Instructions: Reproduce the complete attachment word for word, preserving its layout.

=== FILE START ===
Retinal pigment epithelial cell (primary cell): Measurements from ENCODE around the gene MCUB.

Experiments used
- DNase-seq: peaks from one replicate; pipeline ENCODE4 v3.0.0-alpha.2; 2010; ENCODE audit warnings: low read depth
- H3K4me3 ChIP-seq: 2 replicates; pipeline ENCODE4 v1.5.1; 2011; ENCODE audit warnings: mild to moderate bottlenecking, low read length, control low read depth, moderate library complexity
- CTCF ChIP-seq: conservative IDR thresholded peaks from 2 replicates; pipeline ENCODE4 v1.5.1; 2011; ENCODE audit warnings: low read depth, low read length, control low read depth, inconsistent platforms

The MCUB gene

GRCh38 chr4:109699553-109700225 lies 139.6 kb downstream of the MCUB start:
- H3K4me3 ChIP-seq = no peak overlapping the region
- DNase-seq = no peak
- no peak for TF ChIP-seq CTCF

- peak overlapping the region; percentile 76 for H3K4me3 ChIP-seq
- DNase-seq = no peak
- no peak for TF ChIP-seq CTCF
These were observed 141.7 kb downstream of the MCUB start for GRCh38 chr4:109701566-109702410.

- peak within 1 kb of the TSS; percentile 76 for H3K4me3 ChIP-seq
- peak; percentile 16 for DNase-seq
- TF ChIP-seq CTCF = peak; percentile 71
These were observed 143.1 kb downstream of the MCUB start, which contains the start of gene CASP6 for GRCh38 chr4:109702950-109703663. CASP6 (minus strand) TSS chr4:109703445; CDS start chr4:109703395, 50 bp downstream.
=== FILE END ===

Retinal pigment epithelial cell (primary cell): Measurements from ENCODE around the gene MCUB.

Experiments used
- DNase-seq: peaks from one replicate; pipeline ENCODE4 v3.0.0-alpha.2; 2010; ENCODE audit warnings: low read depth
- H3K4me3 ChIP-seq: 2 replicates; pipeline ENCODE4 v1.5.1; 2011; ENCODE audit warnings: mild to moderate bottlenecking, low read length, control low read depth, moderate library complexity
- CTCF ChIP-seq: conservative IDR thresholded peaks from 2 replicates; pipeline ENCODE4 v1.5.1; 2011; ENCODE audit warnings: low read depth, low read length, control low read depth, inconsistent platforms

The MCUB gene

GRCh38 chr4:109699553-109700225 lies 139.6 kb downstream of the MCUB start:
- H3K4me3 ChIP-seq = no peak overlapping the region
- DNase-seq = no peak
- no peak for TF ChIP-seq CTCF

- peak overlapping the region; percentile 76 for H3K4me3 ChIP-seq
- DNase-seq = no peak
- no peak for TF ChIP-seq CTCF
These were observed 141.7 kb downstream of the MCUB start for GRCh38 chr4:109701566-109702410.

- peak within 1 kb of the TSS; percentile 76 for H3K4me3 ChIP-seq
- peak; percentile 16 for DNase-seq
- TF ChIP-seq CTCF = peak; percentile 71
These were observed 143.1 kb downstream of the MCUB start, which contains the start of gene CASP6 for GRCh38 chr4:109702950-109703663. CASP6 (minus strand) TSS chr4:109703445; CDS start chr4:109703395, 50 bp downstream.